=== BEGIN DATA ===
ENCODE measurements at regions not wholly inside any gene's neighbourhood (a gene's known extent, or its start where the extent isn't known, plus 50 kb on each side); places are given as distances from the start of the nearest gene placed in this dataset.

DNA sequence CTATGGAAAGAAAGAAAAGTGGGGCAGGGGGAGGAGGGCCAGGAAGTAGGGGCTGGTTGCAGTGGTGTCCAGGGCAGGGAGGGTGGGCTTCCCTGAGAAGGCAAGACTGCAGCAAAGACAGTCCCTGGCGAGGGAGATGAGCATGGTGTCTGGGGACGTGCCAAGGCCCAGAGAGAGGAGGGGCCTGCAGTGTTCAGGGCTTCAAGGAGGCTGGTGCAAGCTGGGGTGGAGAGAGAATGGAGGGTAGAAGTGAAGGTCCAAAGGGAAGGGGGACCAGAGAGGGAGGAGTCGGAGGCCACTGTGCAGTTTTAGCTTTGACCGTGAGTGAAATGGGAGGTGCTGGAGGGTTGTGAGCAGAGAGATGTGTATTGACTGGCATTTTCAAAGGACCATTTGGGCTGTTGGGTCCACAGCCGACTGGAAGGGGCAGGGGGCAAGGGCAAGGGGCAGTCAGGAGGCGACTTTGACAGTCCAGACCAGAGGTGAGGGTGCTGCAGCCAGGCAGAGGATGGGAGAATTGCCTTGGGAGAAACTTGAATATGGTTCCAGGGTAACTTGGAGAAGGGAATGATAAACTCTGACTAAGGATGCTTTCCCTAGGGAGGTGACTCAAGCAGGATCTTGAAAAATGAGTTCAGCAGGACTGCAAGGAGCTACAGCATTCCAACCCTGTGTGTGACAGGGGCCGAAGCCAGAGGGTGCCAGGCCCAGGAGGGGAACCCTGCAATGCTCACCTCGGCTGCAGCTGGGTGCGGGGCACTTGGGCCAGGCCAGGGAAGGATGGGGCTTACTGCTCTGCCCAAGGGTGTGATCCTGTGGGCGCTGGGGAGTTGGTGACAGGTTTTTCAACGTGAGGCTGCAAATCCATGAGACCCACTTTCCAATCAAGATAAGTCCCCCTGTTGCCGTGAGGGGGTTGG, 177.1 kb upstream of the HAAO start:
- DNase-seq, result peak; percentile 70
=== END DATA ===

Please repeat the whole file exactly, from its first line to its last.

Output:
ENCODE measurements at regions not wholly inside any gene's neighbourhood (a gene's known extent, or its start where the extent isn't known, plus 50 kb on each side); places are given as distances from the start of the nearest gene placed in this dataset.

DNA sequence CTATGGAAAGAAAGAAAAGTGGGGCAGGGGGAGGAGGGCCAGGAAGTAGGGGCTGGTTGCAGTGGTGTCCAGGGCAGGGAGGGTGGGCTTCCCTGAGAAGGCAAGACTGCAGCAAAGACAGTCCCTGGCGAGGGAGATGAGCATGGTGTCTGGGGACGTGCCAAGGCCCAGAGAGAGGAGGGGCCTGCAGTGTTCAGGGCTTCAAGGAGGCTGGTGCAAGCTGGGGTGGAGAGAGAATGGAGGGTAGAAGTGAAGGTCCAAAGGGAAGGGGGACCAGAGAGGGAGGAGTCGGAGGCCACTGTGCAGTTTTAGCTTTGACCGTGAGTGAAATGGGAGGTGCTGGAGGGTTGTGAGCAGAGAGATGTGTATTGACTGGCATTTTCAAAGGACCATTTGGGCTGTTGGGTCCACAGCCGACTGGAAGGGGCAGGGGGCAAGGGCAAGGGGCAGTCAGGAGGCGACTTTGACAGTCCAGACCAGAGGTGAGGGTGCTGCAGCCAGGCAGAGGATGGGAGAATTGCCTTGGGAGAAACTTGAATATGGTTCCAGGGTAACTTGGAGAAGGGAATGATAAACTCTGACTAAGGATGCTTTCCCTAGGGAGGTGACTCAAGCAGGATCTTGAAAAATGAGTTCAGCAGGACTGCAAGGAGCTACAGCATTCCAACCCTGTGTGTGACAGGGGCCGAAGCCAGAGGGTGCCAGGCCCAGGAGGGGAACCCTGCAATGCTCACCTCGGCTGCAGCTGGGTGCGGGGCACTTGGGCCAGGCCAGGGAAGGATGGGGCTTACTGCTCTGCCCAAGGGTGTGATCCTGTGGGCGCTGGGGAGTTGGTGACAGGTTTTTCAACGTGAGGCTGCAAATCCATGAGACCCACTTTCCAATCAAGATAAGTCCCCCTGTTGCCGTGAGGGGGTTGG, 177.1 kb upstream of the HAAO start:
- DNase-seq, result peak; percentile 70